The Sounders launched their MLS incarnation into a stagnant league struggling to draw the eyes of players, fans, media, and investors. The Seattle ownership group paid a $30 million expansion fee, just $10 million more than had been paid a decade before (10 years later, the current expansion fee reportedly sits north of $150 million and draws the eyes of some of the largest concentrations of wealth seen in human history). Talk over the years of democracy in sports, of “...it’s 100% results-oriented. Either you win or you don’t”, of continously raising the bar, of owing it to fans to spend money, of competing with the best teams in the hemisphere, has created a level of expectation on our part that struggles in constant tension with the inescapable realities and vagaries of the league. These aren’t the only statements; others exist that would provide realistic temperance, but it’s easy, even human nature, to ignore broader contexts and information to latch on to the things that best fit our hopes and dreams.
Things change, and sometimes things change faster than we expect. The growth of the league in the last few years has far outstripped even the most optimistic expectations. The Sounders have been remarkably consistent in the growth of their spending and organizational expansion, but the context has changed. This is not the league we entered. This is not the reality we faced when those statements were made. Have the goals changed? Those aren’t statements that can just be walked away from, no matter the changes.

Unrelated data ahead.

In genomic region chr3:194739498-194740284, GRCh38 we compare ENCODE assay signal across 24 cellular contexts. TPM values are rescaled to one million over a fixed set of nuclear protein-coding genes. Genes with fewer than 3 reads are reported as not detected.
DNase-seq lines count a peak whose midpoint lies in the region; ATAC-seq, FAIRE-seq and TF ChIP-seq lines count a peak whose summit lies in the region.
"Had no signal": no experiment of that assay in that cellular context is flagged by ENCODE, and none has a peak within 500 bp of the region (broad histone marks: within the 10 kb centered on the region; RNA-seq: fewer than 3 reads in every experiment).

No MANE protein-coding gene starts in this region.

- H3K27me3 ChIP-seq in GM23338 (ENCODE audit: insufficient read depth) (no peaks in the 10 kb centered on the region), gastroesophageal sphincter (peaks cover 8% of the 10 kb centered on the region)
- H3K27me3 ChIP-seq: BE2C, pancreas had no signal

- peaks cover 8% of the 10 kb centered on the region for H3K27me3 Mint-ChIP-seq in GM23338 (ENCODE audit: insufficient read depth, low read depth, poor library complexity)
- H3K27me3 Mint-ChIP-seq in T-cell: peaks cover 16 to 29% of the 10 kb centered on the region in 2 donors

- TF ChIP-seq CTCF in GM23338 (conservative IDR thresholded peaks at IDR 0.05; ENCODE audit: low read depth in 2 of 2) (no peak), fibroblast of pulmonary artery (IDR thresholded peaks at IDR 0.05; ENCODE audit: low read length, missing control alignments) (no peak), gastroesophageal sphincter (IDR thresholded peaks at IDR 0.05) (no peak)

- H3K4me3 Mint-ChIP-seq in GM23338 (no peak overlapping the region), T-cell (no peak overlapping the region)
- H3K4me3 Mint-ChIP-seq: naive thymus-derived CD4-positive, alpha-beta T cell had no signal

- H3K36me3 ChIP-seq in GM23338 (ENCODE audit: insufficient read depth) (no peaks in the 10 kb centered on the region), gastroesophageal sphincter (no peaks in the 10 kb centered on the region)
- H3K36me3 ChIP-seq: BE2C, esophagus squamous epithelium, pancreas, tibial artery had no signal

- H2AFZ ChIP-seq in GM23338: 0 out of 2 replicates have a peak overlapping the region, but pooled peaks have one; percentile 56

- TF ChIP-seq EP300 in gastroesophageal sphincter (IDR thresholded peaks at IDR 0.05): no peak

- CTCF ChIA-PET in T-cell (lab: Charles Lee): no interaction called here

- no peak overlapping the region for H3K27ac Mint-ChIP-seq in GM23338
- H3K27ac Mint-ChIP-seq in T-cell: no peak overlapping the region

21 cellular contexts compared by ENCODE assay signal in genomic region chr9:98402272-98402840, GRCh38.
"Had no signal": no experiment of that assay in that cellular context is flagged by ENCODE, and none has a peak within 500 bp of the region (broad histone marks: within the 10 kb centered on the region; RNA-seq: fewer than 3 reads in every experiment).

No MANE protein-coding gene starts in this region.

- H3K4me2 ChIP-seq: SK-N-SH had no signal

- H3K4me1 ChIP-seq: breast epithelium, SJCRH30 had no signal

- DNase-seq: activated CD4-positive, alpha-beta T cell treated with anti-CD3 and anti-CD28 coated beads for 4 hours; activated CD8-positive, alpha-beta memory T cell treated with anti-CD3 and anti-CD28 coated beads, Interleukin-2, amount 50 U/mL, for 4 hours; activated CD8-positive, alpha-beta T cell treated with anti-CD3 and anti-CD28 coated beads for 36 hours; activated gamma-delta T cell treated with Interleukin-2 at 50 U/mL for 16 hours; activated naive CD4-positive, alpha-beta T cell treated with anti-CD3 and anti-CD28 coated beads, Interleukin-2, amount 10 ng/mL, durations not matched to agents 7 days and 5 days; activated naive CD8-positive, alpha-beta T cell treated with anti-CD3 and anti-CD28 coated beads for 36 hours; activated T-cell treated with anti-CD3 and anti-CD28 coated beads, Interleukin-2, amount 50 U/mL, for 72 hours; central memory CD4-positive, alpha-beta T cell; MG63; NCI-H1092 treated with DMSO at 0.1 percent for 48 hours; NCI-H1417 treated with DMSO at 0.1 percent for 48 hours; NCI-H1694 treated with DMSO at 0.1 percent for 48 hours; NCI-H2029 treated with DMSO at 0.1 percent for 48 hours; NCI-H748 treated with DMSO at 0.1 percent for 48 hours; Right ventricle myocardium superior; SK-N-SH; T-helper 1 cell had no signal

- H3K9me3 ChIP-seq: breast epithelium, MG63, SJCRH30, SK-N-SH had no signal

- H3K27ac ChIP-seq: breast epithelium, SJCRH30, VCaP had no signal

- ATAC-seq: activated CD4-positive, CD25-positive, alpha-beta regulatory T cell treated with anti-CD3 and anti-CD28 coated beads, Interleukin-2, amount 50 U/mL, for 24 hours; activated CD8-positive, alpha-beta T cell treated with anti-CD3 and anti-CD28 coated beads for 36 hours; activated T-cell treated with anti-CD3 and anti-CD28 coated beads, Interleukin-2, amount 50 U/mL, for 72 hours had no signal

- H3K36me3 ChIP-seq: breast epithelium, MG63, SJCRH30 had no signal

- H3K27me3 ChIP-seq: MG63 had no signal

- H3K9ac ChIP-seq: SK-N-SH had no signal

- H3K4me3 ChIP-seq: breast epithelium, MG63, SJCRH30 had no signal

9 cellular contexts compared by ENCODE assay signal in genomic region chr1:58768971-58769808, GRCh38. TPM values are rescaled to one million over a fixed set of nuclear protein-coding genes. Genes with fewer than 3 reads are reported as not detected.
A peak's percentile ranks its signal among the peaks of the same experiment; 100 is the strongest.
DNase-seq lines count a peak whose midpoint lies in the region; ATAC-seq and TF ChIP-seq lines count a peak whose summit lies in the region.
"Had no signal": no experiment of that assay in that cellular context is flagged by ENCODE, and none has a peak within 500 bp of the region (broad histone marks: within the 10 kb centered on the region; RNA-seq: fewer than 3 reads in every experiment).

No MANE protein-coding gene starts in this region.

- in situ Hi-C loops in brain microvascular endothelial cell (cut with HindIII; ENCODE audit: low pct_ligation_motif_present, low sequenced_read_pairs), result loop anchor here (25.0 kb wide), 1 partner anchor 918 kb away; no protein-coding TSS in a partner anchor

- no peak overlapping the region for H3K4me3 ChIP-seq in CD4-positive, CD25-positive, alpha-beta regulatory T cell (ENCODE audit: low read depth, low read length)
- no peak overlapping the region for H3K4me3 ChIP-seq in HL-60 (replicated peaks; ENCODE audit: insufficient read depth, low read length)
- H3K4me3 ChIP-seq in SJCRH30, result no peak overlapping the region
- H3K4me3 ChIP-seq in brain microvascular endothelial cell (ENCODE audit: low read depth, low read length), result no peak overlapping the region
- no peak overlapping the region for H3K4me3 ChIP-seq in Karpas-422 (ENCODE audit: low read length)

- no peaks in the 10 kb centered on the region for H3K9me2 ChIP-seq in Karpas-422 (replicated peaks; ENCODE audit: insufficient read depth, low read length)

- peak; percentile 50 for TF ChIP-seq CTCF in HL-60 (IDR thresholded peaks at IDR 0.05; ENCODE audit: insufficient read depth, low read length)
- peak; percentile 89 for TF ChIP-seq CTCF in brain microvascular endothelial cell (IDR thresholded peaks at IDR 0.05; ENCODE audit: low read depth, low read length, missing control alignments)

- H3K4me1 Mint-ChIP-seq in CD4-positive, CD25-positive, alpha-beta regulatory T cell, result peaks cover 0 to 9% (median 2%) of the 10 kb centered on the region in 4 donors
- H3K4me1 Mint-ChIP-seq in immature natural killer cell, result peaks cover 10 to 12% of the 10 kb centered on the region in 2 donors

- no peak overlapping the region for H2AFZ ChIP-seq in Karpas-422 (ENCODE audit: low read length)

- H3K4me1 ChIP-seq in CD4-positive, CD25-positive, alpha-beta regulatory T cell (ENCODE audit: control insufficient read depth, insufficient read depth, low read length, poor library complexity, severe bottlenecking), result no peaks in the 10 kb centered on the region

It’s hard to give up any status, even if that status is probably meaningless. Outside of the biggest teams in the world, who can afford to make $60 million mistakes, teams at the MLS level around the world live and die more by their scouting quality and development capabilities than their spending level. Still, the ability to covet expensive things and do more than simply dream about them is alluring on a level deeper than just sports.